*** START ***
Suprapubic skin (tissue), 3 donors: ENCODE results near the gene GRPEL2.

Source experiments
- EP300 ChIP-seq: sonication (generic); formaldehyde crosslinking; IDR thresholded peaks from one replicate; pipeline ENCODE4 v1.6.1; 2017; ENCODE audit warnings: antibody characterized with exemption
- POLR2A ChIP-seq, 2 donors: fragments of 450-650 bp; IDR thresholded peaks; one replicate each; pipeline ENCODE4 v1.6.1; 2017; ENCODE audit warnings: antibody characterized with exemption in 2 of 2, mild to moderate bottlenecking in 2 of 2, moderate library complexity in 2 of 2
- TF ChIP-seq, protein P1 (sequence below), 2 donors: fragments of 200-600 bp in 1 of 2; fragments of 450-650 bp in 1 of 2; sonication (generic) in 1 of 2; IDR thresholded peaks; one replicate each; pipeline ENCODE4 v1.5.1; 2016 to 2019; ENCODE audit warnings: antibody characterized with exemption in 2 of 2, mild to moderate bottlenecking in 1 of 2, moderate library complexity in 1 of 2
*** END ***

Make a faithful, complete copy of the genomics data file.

Suprapubic skin (tissue), 3 donors: ENCODE results near the gene GRPEL2.

Source experiments
- EP300 ChIP-seq: sonication (generic); formaldehyde crosslinking; IDR thresholded peaks from one replicate; pipeline ENCODE4 v1.6.1; 2017; ENCODE audit warnings: antibody characterized with exemption
- POLR2A ChIP-seq, 2 donors: fragments of 450-650 bp; IDR thresholded peaks; one replicate each; pipeline ENCODE4 v1.6.1; 2017; ENCODE audit warnings: antibody characterized with exemption in 2 of 2, mild to moderate bottlenecking in 2 of 2, moderate library complexity in 2 of 2
- TF ChIP-seq, protein P1 (sequence below), 2 donors: fragments of 200-600 bp in 1 of 2; fragments of 450-650 bp in 1 of 2; sonication (generic) in 1 of 2; IDR thresholded peaks; one replicate each; pipeline ENCODE4 v1.5.1; 2016 to 2019; ENCODE audit warnings: antibody characterized with exemption in 2 of 2, mild to moderate bottlenecking in 1 of 2, moderate library complexity in 1 of 2